Pride parades, especially in conservative USA, are important demonstrations of LGBT activism.
Dozens of cars crawl through the street, festooned with huge balloons and banners, as people pop their heads out of the windows and sunroofs to wave at the spectators flooding the sidewalks. Handmade signs that read “Equal Rights for All” and “I Support Equality” decorate the crowd. And a rainbow theme permeates the area, as people sporting rainbow clothes hold up their rainbow banners and wildly wave their rainbow flags.
It’s the Pride Parade coming down the street, and, since June is National LGBT Pride Month, there’s probably one coming to a city near you.
Gay pride parades have gotten something of a bad reputation in the past few years. In larger cities, the parades have escalated to enormous sizes, and huge floats, large-scale dance performances, and overwhelming crowds of people are commonplace. Partly as a way to attract media attention and partly because of the marchers’ own desires, costumes have become increasingly flamboyant and, in some cases, significantly sexualized. Conservative groups have taken to referring to pride parades as “sex parades,” condemning the morality of those who participate.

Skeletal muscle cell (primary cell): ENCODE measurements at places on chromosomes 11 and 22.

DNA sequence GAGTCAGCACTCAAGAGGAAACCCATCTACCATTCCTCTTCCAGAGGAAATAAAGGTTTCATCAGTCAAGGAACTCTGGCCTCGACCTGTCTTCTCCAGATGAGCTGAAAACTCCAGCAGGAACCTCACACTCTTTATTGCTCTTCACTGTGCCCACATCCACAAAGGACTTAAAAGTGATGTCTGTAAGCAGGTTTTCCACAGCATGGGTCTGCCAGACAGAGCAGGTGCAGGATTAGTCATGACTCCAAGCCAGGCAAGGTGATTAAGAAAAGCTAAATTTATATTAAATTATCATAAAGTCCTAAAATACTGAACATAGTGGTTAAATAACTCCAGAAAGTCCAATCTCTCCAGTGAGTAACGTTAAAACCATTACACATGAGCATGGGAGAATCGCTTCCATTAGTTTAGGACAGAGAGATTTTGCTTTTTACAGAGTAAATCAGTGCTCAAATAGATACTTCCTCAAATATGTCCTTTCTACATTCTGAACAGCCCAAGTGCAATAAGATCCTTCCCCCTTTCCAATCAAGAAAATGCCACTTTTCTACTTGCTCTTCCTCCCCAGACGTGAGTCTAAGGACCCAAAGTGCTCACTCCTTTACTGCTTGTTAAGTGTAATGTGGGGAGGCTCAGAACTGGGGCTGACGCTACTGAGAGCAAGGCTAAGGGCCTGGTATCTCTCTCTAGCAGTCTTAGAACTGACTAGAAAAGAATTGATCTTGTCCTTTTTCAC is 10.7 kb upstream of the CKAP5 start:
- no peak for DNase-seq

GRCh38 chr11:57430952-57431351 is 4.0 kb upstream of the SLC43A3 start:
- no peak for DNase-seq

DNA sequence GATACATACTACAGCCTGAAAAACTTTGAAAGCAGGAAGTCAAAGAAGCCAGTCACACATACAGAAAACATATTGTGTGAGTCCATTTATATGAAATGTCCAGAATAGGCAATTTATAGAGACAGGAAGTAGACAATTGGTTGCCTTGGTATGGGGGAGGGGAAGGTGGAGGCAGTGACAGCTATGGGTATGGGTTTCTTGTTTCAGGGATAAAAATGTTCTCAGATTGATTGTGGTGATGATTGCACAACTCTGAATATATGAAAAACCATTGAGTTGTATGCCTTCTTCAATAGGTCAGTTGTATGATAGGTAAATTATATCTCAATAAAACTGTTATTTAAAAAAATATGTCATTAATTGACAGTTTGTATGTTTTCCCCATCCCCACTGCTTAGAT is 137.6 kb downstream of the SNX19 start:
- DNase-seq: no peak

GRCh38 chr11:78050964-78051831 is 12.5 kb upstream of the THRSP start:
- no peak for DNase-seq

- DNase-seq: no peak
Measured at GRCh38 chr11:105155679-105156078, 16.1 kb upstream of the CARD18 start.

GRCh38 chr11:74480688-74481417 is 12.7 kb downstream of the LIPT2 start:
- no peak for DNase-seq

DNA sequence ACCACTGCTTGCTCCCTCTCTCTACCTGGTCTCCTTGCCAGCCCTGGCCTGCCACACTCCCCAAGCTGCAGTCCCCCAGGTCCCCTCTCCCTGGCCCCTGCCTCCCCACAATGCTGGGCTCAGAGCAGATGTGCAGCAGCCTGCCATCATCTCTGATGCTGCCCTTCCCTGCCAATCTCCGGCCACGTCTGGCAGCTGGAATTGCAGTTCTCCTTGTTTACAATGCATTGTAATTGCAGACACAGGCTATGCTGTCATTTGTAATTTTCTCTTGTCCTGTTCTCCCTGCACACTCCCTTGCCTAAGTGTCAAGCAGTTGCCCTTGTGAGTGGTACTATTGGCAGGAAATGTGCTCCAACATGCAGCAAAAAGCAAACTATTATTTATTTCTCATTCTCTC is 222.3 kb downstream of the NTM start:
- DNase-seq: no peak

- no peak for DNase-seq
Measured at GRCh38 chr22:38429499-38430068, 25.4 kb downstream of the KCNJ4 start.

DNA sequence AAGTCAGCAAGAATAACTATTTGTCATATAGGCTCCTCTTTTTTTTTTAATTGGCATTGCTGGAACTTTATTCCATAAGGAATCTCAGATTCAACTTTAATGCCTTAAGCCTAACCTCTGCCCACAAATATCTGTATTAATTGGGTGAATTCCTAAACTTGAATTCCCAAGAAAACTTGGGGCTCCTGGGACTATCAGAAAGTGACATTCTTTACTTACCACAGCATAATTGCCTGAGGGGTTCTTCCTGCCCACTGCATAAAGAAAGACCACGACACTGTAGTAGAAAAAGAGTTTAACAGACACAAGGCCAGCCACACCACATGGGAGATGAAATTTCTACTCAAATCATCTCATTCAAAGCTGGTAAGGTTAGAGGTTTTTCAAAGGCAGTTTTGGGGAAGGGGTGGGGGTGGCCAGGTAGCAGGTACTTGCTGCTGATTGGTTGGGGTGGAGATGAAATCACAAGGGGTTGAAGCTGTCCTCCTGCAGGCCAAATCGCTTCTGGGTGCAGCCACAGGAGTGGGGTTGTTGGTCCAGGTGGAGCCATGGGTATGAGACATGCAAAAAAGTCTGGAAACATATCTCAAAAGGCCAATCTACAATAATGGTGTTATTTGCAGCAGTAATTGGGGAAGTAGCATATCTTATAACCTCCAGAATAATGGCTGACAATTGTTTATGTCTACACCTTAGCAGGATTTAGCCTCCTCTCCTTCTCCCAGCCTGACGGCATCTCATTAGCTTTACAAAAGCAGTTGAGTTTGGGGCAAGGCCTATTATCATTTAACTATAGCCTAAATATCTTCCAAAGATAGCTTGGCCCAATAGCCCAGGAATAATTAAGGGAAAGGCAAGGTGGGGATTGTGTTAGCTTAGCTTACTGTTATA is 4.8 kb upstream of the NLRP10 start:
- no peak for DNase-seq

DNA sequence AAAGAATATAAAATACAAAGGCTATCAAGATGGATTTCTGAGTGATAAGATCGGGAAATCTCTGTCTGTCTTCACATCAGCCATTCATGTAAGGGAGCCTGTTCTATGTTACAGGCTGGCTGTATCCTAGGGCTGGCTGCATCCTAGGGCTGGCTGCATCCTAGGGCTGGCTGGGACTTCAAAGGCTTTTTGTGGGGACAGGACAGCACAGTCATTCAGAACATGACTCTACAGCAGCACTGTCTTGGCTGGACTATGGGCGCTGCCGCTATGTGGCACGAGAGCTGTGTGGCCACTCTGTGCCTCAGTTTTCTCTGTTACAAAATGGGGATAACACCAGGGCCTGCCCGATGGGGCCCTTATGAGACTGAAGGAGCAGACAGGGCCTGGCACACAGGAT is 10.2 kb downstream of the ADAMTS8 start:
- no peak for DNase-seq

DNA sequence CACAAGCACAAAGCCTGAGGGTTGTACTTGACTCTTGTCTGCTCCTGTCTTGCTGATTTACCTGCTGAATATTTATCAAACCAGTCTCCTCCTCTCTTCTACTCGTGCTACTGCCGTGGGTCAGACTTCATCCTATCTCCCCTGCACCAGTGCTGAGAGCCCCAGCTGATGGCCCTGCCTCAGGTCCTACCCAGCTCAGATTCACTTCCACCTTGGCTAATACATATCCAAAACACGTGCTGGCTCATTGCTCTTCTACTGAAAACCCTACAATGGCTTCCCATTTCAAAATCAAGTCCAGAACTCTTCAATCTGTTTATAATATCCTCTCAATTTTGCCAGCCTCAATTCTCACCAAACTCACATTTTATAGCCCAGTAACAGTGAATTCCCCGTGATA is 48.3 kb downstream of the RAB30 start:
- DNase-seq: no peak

But pride parades aren’t designed as in-your-face, hypersexual demonstrations. They’re far more important than that. As one of the most visual strategies for activism from the LGBT community, they continue to work toward their original intention. After all, the first parade was held in June of 1970 in New York City to celebrate the first anniversary of the Stonewall riots, which are often credited with galvanizing the gay rights movement. That’s partly why so many Pride parades throughout the country are held in June.